... And a look at Macy's stock chart:
“It appears that there has been a slowdown in the overall demand for the customer that is purchasing what we sell.”
... And the resulting stock plunge:
Not to alarm you further... but even after Kohl's (KSS) posted seemingly positive earnings, its shares are getting shellacked too on #ConsumerSlowing woes. (Note: our Retail analyst Brian McGough reiterated his short call yesterday.)
Bottom Line: None of this is reassuring. Economic Pollyannas be advised.
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Takeaway: Expectations suggest sequential pickup in sales w/o margin pressure. That's extremely aggressive given the circumstances.
Here's a look at key financial metrics for the four department stores that reported earnings this week. There are some really interesting takeaways. We all know sales are weak and inventories are high. By our math those two metrics are about 500bp out of whack. Our sense is that if retail CEOs could pick any two-week period of the entire year where the industry does not have excess inventories, they'd universally pick the two leading up to Thanksgiving/Black Friday. Unfortunately, the ball is not in their court.
Expectations for 4Q, as outlined below, still look too high. For the most part, expectations are for better-trending comps, without a meaningful hit to margins. There's very little chance that this comes to fruition. Base case is that we see a slowdown in sales OR in margins (negative earnings event). Worst case is erosion in comps AND margins.
The point is that there's a better chance than not that we see another round of downward earnings revisions. Either way it's reason for the group to test lower multiples.
This chart is not pretty -- showing that inventories are growing faster than sales by about 5% for the group headed into holiday. We need to see a huge surge in underlying demand to have margins positive for the group. Our sense is that the department stores end up in Quadrant3 -- right where they started.
In this excerpt of The Macro Show earlier today, Hedgeye Materials & Commodities analyst Ben Ryan calls gold a short-term "macro trading vehicle" and lays out the longer-term thesis for why gold can "go a lot lower."
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Nu Skin (NUS) was recently added to our Hedgeye Consumer Staples Best Ideas list as a SHORT.
NUS released (click HERE for the release) detailed information surrounding VitaMeal sales and profitability. The new information they provided conflicted with the information they gave shareholders on the 3Q15 earnings call.
Clearly, by putting out this new information, management is trying to calm the skeptics about the issues surrounding VitaMeal. Unfortunately, the new information sheet provided by the company only raised more questions about VitaMeal than it answered.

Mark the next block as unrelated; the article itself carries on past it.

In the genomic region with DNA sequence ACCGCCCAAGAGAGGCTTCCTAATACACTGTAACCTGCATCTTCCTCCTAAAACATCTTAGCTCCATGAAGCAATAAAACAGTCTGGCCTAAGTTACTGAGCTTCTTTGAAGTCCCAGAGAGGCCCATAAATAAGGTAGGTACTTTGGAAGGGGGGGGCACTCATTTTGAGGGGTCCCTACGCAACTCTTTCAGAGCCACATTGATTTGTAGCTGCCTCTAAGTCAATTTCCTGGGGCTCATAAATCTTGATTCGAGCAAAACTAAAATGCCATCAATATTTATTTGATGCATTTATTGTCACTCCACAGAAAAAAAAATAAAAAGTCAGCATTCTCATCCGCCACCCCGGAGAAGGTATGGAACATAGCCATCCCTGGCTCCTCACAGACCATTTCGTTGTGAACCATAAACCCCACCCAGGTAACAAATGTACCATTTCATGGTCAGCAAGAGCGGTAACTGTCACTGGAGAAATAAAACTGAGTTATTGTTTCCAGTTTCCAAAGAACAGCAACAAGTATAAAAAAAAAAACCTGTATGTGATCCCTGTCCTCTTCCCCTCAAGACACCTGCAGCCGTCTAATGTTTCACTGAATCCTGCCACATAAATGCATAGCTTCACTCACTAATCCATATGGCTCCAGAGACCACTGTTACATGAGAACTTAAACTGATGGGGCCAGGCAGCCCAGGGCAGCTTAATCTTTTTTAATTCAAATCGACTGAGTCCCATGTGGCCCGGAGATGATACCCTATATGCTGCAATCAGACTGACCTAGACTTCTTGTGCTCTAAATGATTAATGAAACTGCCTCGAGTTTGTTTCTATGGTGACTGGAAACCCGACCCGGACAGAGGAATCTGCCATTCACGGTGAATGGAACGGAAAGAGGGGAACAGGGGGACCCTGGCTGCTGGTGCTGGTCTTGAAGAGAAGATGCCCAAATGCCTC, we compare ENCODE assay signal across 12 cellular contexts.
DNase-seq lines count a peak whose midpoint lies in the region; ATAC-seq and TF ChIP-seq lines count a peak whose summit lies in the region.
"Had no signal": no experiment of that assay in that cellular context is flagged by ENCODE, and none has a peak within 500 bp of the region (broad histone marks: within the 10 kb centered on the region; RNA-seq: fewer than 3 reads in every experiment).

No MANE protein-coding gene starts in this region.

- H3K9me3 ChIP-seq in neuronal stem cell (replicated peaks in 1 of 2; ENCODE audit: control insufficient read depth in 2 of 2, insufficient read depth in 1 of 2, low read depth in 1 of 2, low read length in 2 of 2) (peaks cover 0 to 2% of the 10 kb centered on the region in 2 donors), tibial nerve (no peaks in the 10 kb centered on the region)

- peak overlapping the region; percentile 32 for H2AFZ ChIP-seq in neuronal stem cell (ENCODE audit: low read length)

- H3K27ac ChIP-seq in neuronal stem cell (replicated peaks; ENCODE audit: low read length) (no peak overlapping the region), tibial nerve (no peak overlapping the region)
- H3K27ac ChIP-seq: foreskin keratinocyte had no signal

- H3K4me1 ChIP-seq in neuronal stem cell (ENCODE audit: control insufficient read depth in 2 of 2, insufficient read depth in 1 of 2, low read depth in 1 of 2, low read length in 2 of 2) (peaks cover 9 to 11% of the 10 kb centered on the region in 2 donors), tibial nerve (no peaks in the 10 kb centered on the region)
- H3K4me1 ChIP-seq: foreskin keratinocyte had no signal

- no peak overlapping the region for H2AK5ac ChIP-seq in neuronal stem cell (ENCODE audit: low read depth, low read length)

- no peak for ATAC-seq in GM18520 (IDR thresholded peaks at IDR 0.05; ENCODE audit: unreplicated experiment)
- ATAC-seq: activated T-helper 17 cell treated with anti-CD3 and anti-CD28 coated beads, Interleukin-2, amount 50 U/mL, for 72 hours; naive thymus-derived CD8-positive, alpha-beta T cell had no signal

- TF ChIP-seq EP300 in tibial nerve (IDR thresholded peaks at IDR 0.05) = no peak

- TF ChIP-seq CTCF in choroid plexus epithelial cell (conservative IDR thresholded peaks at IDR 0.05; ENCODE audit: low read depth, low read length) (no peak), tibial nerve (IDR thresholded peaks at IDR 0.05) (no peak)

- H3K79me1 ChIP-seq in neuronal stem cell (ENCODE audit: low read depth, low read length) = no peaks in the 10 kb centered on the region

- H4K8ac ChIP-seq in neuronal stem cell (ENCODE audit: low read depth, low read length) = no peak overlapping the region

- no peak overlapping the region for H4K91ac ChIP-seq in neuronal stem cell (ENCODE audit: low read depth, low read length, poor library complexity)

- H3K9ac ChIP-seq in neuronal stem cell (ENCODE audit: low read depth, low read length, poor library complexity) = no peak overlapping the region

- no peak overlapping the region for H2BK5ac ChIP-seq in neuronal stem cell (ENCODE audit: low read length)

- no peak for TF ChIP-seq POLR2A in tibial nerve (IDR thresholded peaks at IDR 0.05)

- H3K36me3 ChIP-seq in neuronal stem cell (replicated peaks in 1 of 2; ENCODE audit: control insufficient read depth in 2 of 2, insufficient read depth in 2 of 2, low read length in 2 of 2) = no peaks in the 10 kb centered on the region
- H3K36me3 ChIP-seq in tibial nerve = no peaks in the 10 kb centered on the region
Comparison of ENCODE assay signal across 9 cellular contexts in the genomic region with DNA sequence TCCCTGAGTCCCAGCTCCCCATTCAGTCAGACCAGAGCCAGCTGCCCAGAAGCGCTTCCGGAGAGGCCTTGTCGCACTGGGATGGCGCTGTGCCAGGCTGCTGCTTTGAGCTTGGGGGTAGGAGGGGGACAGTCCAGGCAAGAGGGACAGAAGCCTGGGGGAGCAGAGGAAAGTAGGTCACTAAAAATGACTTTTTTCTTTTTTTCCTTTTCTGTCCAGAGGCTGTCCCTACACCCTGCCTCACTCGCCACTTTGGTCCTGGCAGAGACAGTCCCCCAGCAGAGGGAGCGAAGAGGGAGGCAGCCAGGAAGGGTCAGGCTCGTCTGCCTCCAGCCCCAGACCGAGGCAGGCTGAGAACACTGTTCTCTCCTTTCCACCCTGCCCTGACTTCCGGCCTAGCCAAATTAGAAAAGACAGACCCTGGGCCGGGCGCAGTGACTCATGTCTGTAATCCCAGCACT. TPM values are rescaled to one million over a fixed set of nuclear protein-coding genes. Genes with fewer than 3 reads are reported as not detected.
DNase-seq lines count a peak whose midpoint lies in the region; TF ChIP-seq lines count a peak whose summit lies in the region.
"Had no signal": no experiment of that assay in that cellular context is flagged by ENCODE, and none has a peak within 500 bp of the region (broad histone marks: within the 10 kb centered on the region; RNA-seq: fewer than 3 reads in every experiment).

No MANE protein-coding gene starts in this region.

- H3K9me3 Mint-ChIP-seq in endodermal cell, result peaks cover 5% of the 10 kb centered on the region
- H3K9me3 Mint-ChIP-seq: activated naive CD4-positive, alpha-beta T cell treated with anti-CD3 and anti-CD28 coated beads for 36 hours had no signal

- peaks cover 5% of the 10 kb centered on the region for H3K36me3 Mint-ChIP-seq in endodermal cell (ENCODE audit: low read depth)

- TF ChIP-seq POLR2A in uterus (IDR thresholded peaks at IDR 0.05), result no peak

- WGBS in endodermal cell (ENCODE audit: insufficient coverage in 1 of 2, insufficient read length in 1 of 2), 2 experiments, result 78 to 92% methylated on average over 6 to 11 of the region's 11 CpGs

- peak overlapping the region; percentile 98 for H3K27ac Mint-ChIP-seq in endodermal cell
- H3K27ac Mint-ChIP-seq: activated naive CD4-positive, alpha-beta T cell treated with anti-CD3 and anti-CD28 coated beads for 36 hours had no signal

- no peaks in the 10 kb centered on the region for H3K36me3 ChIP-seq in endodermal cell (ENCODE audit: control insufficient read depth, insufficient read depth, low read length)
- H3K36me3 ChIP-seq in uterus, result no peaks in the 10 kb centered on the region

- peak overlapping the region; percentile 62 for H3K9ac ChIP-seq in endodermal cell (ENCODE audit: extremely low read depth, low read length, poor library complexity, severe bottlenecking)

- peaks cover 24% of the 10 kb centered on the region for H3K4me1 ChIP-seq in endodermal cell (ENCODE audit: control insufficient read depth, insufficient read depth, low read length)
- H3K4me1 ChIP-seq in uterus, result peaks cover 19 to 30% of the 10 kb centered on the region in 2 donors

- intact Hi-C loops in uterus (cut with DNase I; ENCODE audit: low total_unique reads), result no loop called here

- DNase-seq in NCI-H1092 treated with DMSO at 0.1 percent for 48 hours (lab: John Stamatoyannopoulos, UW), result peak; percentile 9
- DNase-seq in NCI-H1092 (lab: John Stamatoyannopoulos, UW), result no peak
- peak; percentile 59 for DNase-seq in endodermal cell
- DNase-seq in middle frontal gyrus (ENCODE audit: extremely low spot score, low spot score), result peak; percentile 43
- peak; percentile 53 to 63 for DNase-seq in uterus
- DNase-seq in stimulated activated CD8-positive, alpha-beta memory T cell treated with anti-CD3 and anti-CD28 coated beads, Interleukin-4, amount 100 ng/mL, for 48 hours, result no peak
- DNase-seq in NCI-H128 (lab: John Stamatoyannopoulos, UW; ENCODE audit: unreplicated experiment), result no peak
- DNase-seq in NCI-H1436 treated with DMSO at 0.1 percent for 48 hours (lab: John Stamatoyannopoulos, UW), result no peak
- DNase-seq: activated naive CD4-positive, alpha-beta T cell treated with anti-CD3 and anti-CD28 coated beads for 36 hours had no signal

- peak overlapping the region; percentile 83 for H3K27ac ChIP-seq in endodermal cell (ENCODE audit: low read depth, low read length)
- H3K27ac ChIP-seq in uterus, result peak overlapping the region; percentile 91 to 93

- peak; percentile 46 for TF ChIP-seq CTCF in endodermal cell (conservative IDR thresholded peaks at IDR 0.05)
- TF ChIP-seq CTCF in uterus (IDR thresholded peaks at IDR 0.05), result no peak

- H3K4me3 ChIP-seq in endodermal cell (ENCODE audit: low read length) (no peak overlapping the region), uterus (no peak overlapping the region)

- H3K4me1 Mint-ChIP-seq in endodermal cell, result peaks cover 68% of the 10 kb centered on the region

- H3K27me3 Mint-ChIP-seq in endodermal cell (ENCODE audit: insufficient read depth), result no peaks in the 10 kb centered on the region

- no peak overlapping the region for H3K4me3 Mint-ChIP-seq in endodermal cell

Now one of the biggest concerns we see coming out of this new information is where did all the money go? Which is arguably a bigger issue than we saw rising out of the VitaMeal controversy originally. Now, the original concerns are still there, they are just further compounded by this additional question.
In the new document it clearly says that VitaMeal is “1.5% of sales and less than 1.5% of operating profits.” Which contradicts what they said on the 3Q15 earnings call, Truman Hunt, CEO, said “Yeah, it's a product just like priced and sort of positioned just like any other product we would sell.”
Breaking down what they said in the new document, some things just don’t add up.
WHERE DID ALL THAT MONEY GO?
Looking at what the company recently disclosed the numbers just don’t add up.
In 3Q15, the company disclosed that there were 15.34 million meals donated or 510 thousands bags sold. Based on 1.6% (management 3Q15 guidance) of company sales ($571.3 million), VitaMeal sales in 3Q15 VitaMeal were $9.1 million. That implies that the ASP for VitaMeal was $17.87 per bag, significantly below the retail price of $25.50.
On the 3Q15 call CEO Hunt said “distributors purchase it for $20 to $25 depending on the market.” While the newly disclosed document specifically states that VitaMeal is sold for $25.50 per bag in the United States.
What accounts for the difference in the ASP? In 3Q15, where did the $7.59 per bag or $3.89 million dollars go? For the nine months of 2015 (according to the company’s numbers) the average VitaMeal bag sold for $14.45, implying that there is $19.1 million dollars unaccounted for.
Given these discrepancies in their own reporting what happened to the $19.1 million that is unaccounted for over just the last nine months?
MARGIN STORY ON VITAMEAL DOES NOT SEEM RIGHT
The company also said that VitaMeal contributes just under 1.5% of operating margins. It's incomprehensible in our eyes that VitaMeal has similar input costs to high end creams and nutritional supplements. Additionally, there are no distribution costs for Nu Skin given the charities take care of delivery. We strongly believe that VitaMeal holds a much larger percentage of operating profit than it does of sales.
Managements inconsistencies continue, below is an excerpt from the recently disclosed document stating that the margins on VitaMeal are “lower than its typical margin.” Directly contradicting what CFO Ritch Wood said during the 3Q15 earnings call when asked about VitaMeal margins, “it’s a product just liked priced and sort of positioned just like any other product we would sell.”
In 3Q15 we have VitaMeal sales representing 2.28% of total revenue via their Smile reports, which is 68bps above managements commentary of 1.6%. Accounting for distributor commission of 19% and COGS of 4% that would equate to roughly 39.7% of GAAP EPS or roughly 14.5%% of adjusted EPS.
One thing we would also like to point out, SAFI or Napoleon Dzombe are not mentioned once in this document. A troubling fact given only just two years ago SAFI was the largest recipient of funds from Force for Good, instead they mention Feed the Children.